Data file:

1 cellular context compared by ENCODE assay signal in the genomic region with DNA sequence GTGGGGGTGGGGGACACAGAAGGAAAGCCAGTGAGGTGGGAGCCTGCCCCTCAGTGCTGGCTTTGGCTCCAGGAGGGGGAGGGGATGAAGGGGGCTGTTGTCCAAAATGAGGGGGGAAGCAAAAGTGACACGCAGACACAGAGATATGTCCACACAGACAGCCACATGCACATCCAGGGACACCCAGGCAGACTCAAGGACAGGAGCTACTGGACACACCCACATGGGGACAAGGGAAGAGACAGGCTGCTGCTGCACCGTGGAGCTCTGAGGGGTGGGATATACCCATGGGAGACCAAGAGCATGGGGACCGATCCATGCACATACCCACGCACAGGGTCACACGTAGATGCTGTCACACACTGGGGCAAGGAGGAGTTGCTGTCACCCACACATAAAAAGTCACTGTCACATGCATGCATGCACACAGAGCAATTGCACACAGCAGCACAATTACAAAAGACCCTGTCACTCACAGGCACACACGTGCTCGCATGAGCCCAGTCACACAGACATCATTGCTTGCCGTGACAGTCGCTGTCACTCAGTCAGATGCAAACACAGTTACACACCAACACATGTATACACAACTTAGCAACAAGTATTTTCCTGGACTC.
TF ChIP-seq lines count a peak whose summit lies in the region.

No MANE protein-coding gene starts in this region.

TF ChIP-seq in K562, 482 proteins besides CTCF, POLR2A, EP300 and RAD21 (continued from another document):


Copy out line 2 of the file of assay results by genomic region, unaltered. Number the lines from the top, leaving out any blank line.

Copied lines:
TF ChIP-seq lines count a peak whose summit lies in the region.